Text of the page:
Zayandeh-Rud Case Study
An English translation of this text can be found at the end of this page.
The Middle East and North Africa (MENA) water challenges are intensifying. Poorly adapted governance structures and distorted incentives mean that these challenges are largely left unaddressed and actions and policies are not sustained (World-Bank & FAO, 2018).
The Zayandeh-Rud river is the principal and the largest river of the central plateau in Iran. This river originates in the eastern flanks of the Zagros heights and the high mountains of Zardkooh Bakhtiari, and after passing the 300 km of river course ends up in the Gavkhuni Salt Lake, a marshland internationally acknowledged by the Ramsar Convention and an important stepping stone for bird migration, in the east of the basin. This river basin with an area of 26,917 km2 is located between the 50o 24′ to 53o 24′ longitudes and 31o 11′ to 33o 42′ latitudes. The annual precipitation varies from 1,500 mm in the west to 50 mm in the east of the basin. The long-term average rainfall of the Gavkhuni basin is 268 mm.
This river passes several agricultural and urban areas, including the populous city of Isfahan – the former capital of Iran – whose historical buildings are famous for its Persian-Islamic architecture and were declared UNESCO world heritage.
This basin is the most sensitive catchment in Iran from a political and social point of view; the main supplier for drinking water to a population of over 4.5 million in three provinces of Isfahan, Yazd and Charmahal-Bakhtiari; provider of agricultural water for over 200,000 hectares, supplier of water to several largest industries and the hub of tourism in the central plateau of Iran. This river used to have significant flow all year long, but today runs dry due to water extraction before reaching the city of Isfahan. In the early 2010s, the lower reaches of the river dried out completely after several years of seasonal dry outs.
The steady growth of the region, coupled with the onset of climate change, have taken their respective tolls, leading to increasing water management challenges. While water demand rises, the Zayandeh-Rud’s water resources decrease and with them the livelihood of people especially in the east of basin and important ecosystems dwindle. As the gap between water availability and water demand grows, the different water users increasingly compete for the scarce resource (Mohajeri & Horlemann, 2018).
Before 2005, water resources management was based on the basin’s boundaries and implemented by the authority of Isfahan Water Organization (located in Isfahan city). After the approval of the Law of Independence of Provincial Water Affairs in 2005, the basin was governed based on provincial and administrative boundaries. In 2014, The Supreme Council of Water decided to establish the Zayandeh-Rud Basin Commission for better coordination and planning across the whole basin and to endorse major policy directions and planning outcomes. The commission would set the bulk water shares that each sector/province is entitled to divert and would monitor water use at the higher provincial level.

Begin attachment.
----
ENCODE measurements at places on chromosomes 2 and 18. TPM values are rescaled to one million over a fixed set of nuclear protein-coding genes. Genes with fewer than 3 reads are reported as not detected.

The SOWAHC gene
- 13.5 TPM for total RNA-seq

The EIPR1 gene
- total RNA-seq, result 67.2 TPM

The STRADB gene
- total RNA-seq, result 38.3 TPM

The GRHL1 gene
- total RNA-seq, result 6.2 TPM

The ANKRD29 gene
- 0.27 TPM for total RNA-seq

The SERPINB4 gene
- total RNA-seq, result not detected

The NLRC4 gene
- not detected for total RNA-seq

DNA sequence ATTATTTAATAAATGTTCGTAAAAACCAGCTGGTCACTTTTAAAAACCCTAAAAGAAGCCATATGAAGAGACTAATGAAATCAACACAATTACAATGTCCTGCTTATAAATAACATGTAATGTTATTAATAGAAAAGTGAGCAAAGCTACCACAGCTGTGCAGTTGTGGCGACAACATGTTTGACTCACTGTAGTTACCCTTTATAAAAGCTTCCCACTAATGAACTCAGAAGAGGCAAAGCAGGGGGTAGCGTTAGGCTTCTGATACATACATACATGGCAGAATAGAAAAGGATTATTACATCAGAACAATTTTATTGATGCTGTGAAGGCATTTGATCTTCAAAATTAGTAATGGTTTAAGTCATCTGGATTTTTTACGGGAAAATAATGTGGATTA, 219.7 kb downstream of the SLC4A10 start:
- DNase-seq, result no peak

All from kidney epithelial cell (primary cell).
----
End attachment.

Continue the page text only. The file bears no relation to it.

The main challenges for the water governance system of the Zayandeh-Rud catchment is the lack of horizontal and vertical coordination among the decisions of relevant bodies especially between Isfahan and Charmahal-Bakhtiari provinces, which has caused the unconventional competition for greater share of the basin’s water resources, the incitation of public opinions and the intensification of the social gaps and the high susceptibility of the region to social unrest and tensions.
Against this backdrop, the STEER team with the close collaboration of Isfahan University of Technology investigates the decisive factors for successful intersectoral coordination crossing administrative and spatial levels, as well as their role for integrated and adaptive water management in the Zayandeh-Rud basin
- Mohajeri, S., & Horlemann, L. (2018). Reviving the Dying Giant: Springer.
- World-Bank, & FAO. (2018). Water Management in Fragile Systems: Building Resilience to Shocks and Protracted Crises in the Middle East and North Africa. Cairo: World Bank & FAO.